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How do you decide what move to make next? (school, work, ect)

PRIORITIZATION! I am huge on prioritizing things in my life, always reviewing deadlines, and ensuring that whatever move I make gets my undivided attention. I tend to do daily meditation and check-ins, where I am completely honest with myself. In this time I find myself evaluating my short term and long term goals frequently, with a particular focus on what do I want my future to look like with myself, in my relationship with my significant other and future family, and with my loved ones.

 

How do you maintain work/life/activities balance?

In all honesty, this is something that I still find myself struggling with, but I am working on it! I love the work that I do, so I find myself getting lost in flow and working way more than I should be and I am beginning to hold myself accountable. Self care is a necessity, and life outside of work deserves every bit of attention. As I see myself getting older I see the need to make sure that I am take advantage of the time spent with loved ones and those who are close to me.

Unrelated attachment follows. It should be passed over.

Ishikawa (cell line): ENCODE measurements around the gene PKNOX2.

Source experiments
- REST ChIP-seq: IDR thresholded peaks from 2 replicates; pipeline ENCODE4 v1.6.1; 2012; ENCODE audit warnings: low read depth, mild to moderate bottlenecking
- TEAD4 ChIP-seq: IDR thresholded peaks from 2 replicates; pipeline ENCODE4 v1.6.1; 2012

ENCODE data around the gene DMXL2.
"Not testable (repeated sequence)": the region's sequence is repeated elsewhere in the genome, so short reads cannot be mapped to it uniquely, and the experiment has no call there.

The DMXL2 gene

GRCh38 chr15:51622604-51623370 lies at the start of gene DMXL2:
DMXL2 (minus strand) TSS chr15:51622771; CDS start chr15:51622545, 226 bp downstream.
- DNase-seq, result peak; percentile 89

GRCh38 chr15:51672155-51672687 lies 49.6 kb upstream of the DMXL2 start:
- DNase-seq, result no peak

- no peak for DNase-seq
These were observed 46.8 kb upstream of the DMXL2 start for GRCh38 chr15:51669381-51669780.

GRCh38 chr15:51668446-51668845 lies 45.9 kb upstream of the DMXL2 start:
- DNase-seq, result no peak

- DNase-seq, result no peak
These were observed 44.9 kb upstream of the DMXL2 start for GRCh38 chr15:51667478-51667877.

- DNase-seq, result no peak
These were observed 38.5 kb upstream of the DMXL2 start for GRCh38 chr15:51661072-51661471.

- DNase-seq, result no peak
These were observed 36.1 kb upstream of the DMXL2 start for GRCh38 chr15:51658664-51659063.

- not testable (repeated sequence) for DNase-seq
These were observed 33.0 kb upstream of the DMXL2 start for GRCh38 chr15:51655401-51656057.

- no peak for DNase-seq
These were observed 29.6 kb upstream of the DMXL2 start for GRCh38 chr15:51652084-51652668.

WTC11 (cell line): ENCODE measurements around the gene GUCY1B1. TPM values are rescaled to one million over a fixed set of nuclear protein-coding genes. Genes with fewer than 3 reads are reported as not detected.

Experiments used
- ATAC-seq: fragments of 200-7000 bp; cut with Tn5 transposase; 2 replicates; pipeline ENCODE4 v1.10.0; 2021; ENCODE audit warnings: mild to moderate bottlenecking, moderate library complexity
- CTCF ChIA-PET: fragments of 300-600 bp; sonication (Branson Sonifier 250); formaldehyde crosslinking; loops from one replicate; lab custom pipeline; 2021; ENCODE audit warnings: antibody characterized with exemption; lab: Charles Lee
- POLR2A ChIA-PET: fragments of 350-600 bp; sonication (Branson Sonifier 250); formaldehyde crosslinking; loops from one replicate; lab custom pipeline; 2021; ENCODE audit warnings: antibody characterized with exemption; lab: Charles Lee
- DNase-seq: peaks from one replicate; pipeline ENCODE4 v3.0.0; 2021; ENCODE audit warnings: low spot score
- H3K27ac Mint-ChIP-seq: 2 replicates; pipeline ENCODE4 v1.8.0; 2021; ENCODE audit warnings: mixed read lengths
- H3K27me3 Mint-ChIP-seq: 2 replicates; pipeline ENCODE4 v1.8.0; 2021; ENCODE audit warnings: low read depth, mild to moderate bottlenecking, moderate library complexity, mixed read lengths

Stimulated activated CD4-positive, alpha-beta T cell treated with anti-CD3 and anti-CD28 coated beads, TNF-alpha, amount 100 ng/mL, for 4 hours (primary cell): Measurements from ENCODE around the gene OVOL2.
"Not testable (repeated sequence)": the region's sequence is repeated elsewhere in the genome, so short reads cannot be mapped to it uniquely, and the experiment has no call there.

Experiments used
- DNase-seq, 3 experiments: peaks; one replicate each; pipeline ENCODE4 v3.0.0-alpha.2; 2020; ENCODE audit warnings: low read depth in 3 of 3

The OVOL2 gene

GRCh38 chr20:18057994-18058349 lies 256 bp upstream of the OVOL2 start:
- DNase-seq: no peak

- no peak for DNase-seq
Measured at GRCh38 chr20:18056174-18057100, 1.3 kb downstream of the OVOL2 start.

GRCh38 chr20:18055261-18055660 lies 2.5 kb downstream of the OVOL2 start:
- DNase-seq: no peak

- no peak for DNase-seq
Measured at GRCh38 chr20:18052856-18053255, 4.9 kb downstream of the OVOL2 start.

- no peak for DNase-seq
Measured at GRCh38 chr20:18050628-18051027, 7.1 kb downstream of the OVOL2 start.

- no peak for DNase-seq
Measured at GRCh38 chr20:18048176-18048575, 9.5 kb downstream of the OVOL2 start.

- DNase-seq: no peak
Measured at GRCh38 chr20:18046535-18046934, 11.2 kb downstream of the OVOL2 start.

When do you think it is okay to break the rules?

When it involves the wellbeing or safety of an individual or group, I believe it is okay to break the rules. If it is a genuine purpose, and the good outweighs the bad, then I see justifiable reason to bend the rules. One thing working in the mental health field has taught me is that not everything is black and white, sometimes decisions are not as clear-cut and there are gray areas or situations we must evaluate on a case-by-case basis.

 

What values are you committed to?